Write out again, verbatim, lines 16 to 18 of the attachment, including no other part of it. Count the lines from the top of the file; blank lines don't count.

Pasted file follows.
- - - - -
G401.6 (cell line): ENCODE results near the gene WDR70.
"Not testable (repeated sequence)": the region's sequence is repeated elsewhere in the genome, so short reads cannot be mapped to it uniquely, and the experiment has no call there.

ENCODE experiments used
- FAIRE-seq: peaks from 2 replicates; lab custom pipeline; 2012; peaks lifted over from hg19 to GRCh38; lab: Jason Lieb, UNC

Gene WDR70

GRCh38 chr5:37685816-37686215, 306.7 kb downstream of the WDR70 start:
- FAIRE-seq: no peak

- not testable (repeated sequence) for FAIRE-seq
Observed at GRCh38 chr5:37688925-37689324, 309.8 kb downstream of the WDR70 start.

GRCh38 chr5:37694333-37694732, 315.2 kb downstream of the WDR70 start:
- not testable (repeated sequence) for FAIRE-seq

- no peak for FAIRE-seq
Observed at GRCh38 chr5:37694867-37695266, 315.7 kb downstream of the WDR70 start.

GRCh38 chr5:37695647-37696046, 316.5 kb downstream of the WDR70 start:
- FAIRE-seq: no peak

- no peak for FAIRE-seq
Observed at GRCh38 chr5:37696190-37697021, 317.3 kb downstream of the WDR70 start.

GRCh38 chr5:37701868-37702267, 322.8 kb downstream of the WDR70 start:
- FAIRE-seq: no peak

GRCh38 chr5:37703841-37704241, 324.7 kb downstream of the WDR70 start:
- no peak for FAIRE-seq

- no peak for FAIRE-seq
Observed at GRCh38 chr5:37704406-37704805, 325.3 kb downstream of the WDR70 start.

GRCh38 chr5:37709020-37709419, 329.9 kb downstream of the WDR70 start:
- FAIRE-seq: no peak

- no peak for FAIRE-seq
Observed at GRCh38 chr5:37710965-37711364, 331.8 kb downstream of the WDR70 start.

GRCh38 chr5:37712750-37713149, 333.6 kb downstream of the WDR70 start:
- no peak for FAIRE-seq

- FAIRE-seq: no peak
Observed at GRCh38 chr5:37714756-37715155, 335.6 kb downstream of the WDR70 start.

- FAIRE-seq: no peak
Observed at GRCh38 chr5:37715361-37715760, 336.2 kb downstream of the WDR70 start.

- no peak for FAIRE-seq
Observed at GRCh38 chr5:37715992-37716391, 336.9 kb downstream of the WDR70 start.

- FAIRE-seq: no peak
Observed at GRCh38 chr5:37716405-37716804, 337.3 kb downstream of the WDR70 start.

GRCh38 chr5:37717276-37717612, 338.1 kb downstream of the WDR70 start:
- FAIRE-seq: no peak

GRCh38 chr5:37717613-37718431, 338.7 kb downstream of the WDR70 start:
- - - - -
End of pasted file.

- no peak for FAIRE-seq
Observed at GRCh38 chr5:37696190-37697021, 317.3 kb downstream of the WDR70 start.

GRCh38 chr5:37701868-37702267, 322.8 kb downstream of the WDR70 start: